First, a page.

Posted by Allen Rucker in Life After Paralysis on February 28, 2022 # Lifestyle

Allen Rucker If you are paralyzed or otherwise disabled, many people, even in Western countries like the US, see you at first blush as wounded, broken, or an object of pity. This is commonplace rhetoric by now, but many of us live in a privileged sphere, surrounded by the best of health care and a degree of social mobility, that it is easy to forget this fundamental bias. In sustained one-to-one contact, this bias gets buried or dissipates. But it is still deeply and systematically imbedded in the society at large.

This of course colors how people with disabilities see themselves. Like other marginalized groups, many probably give up before they start. Where are their role models? With rare exceptions, they are not the people they encounter daily: teachers, nurses, shopkeepers, or Amazon drivers. And despite recent improvements. they are woefully scarce on mainstream media.

People with disabilities have to turn to themselves, and perhaps people like them, to determine their identity and outlook. When I began my paralyzed life 25 years ago, I didn’t have a support group. Maybe it could’ve helped. I had two great books by John Callahan and John Hockenberry* (though when I ran into Hockenberry in the Houston airport, he was rude and arrogant). And one public model: Christopher Reeve. But mostly, I had to figure it out on my own. I had to talk to myself.

First, I forgot or suppressed most of my previous self-hating thought patterns. Paralysis is a great way to focus your mind and as they try to do in the spooky, post-plague HBO series, “Station Eleven,” eliminate the “before.” Of course, I had some new self-hating thoughts in the wake of the injury – the main one being, “Why and how did I do this to myself?…” – but the need to learn the most rudimentary skills of functioning as a paralyzed person trumped all other considerations. At that point, I clearly saw myself as the architect of my own demise, in the same way, I used to flagellate myself for painting my sorry ass into a career corner with no apparent way out. I still sometimes still see myself as partially at fault, but now I know it’s just a thought in my head and not, for the lack of a better word, me.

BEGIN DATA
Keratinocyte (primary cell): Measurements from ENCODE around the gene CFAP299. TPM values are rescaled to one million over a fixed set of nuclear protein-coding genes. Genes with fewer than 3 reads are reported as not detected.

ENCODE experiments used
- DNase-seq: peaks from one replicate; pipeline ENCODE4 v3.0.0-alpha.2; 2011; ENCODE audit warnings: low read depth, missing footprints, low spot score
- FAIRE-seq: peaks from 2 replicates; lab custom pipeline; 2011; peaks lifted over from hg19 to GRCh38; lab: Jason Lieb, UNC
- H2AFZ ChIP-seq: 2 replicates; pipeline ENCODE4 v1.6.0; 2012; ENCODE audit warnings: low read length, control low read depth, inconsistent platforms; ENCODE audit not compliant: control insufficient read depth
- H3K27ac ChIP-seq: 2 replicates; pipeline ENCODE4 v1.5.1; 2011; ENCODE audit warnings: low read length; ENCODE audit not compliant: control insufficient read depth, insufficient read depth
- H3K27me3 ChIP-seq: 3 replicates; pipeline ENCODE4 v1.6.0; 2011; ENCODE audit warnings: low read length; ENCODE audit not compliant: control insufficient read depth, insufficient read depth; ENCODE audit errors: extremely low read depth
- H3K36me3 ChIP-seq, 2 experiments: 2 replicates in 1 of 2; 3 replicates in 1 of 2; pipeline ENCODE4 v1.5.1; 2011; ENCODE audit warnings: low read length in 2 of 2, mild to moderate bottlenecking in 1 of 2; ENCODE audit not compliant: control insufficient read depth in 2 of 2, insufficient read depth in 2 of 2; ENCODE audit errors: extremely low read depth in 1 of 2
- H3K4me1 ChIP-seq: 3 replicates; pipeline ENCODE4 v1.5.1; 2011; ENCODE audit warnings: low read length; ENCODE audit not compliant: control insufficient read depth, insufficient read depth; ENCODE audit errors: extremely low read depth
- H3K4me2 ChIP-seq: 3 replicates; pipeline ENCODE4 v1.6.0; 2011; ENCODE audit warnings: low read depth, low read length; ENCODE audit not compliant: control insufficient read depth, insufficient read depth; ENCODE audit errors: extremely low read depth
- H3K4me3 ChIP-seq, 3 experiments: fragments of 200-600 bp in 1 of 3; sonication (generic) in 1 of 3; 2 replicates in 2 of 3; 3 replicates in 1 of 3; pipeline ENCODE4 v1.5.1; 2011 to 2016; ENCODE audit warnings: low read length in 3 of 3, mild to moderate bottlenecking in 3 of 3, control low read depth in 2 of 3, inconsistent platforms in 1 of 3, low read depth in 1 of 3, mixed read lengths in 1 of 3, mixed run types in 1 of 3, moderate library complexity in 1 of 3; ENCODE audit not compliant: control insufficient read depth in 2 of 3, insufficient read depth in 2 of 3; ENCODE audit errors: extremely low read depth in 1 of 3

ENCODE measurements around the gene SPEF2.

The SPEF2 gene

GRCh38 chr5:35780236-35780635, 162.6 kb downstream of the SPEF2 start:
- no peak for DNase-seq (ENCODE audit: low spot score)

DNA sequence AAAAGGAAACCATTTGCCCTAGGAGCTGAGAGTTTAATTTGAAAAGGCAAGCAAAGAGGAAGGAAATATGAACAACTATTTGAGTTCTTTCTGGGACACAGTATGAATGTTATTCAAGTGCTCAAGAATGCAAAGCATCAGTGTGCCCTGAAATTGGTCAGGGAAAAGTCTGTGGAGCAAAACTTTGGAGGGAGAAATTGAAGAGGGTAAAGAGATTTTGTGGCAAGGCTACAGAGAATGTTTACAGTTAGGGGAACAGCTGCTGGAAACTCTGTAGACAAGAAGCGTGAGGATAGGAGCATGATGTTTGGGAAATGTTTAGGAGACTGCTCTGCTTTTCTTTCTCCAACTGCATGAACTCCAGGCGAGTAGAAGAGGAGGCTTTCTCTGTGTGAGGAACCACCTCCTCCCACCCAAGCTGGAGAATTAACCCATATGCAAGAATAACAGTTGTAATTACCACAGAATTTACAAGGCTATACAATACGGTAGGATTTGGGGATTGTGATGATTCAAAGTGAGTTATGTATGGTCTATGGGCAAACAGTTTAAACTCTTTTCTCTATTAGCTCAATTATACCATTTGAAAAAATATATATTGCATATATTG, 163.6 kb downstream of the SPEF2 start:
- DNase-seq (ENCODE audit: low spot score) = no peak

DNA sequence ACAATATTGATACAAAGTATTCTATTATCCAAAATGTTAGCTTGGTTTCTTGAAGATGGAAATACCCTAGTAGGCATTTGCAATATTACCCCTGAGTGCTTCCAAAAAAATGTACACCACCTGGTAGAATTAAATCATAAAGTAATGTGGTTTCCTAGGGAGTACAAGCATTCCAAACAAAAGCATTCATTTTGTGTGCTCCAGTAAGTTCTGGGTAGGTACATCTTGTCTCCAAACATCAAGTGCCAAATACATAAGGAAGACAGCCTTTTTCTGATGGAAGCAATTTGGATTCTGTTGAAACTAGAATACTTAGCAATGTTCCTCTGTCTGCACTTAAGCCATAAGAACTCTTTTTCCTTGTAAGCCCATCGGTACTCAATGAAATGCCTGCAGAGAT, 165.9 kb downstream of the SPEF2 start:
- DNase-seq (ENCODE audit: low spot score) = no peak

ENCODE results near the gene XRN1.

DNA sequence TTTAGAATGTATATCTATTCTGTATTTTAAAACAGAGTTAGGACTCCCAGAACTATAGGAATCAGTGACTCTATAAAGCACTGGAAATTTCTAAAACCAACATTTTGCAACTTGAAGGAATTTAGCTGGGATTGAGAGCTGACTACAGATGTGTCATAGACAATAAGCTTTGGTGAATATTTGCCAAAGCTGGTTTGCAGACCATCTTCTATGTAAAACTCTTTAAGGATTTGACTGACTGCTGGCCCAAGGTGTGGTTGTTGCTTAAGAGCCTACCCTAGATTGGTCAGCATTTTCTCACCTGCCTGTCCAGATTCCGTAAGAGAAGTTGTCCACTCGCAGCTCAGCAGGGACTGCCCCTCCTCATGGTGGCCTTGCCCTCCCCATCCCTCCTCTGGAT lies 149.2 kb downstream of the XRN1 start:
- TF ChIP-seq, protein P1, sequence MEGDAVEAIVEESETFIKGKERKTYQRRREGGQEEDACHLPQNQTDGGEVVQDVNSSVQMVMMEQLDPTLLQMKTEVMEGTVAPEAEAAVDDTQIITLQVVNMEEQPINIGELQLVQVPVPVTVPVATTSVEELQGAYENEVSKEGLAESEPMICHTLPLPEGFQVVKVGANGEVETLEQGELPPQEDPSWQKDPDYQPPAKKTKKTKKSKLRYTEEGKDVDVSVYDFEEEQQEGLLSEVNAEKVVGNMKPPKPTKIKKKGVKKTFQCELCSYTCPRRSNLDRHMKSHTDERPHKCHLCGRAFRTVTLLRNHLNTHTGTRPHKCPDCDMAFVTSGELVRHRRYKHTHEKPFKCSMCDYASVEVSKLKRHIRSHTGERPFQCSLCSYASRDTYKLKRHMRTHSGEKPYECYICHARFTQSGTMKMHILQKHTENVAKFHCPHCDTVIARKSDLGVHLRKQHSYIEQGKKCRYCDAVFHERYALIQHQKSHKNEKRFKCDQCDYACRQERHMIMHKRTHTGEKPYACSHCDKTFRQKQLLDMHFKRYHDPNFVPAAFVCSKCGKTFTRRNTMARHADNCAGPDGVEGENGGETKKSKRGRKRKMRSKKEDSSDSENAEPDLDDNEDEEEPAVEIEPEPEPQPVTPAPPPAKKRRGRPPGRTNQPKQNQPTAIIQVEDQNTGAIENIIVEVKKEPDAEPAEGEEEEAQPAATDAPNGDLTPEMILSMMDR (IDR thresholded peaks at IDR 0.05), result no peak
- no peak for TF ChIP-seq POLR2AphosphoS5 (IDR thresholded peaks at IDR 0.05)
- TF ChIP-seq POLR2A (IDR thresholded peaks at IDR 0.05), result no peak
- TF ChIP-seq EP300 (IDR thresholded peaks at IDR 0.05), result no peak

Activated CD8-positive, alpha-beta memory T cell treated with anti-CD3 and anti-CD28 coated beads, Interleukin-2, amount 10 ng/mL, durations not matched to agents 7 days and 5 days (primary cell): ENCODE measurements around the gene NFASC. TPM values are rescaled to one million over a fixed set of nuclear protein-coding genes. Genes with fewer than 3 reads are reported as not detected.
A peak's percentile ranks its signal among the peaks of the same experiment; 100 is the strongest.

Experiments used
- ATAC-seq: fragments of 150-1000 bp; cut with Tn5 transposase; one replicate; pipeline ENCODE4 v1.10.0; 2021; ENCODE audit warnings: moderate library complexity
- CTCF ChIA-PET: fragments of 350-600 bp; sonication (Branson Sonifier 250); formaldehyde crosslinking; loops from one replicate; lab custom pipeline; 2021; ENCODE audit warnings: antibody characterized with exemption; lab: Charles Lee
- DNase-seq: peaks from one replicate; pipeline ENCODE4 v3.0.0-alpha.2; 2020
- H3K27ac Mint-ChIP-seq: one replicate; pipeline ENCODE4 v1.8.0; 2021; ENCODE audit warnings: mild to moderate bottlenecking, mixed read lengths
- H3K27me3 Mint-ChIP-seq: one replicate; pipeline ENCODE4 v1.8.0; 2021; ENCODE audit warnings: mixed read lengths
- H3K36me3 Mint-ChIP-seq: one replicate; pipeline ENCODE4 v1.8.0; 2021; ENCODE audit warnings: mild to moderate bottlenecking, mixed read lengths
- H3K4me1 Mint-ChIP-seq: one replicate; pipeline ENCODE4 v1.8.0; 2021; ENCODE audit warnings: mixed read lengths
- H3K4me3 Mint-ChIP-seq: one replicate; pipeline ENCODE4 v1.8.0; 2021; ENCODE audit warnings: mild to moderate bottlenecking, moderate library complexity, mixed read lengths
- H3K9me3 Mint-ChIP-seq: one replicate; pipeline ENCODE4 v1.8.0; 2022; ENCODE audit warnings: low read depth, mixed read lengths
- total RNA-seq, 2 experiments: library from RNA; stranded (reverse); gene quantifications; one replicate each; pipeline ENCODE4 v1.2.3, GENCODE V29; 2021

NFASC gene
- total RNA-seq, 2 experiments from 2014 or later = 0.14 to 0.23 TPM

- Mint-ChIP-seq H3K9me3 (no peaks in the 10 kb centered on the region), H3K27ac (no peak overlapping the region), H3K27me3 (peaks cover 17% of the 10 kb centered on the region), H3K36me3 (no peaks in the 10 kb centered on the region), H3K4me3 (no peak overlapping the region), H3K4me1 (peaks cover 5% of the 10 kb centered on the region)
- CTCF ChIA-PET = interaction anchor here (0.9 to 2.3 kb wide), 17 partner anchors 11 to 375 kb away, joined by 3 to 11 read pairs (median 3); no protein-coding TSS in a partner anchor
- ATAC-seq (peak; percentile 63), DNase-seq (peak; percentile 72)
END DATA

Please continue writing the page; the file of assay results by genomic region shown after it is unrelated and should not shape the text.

That ability to recognize thoughts as just that, separate and apart and eradicable, even those laden with strong feelings and certainly negative ones that won’t go away, is the goal of constructive self-talk. Perhaps a more useful term might be self-listening. Early on in my life, I developed a keen sense of impending catastrophe, or catastrophizing. By focusing on the worst possible outcome of an event, I would often undermine its success, or my drive to make it succeed, before I started. Then, out of nowhere, a real catastrophe occurred and it quickly replaced all those useless mind worms. If I was going to get through this, I had to be forward-thinking and bent on improving. And I did.

This is a subject worth many more than 800 words, but you got to start somewhere. In a more in-depth piece on self-talk, the Mayo Clinic suggests starting with a simple rule: don't say anything to yourself that you wouldn't say to anyone else. So, if you are telling yourself “I’m a loser” or “I know I will screw this up,” say it out loud to someone who cares. If it is hard or impossible to do so, don’t say it to yourself. Know that it is just a thought and not “reality.”

Self-talk is cognitive/behavioral therapy lite. It’s a beginning point to reorder your thoughts about yourself. It may not handle problems like clinical depression or a host of other mental disorders. But it may lead you to a bit of self-discovery and maybe some form of outside help. For some people, myself included, it’s another, often effective tool in the arsenal of living well after paralysis.

  • Callahan, John, “Don’t Worry, He Won’t Get Far On Foot,” William Morrow, first edition, 1989
  • Hockenberry, John, “Moving Violations,” Hachette, reprint, 1996

Allen Rucker was born in Wichita Falls, Texas, raised in Bartlesville, Oklahoma, and has an MA in Communication from Stanford University, an MA in American Culture from the University of Michigan, and a BA in English from Washington University, St. Louis.

The National Paralysis Resource Center website is supported by the Administration for Community Living (ACL), U.S. Department of Health and Human Services (HHS) as part of a financial assistance award totaling $8,700,000 with 100 percent funding by ACL/HHS. The contents are those of the author(s) and do not necessarily represent the official views of, nor an endorsement, by ACL/HHS, or the U.S. Government.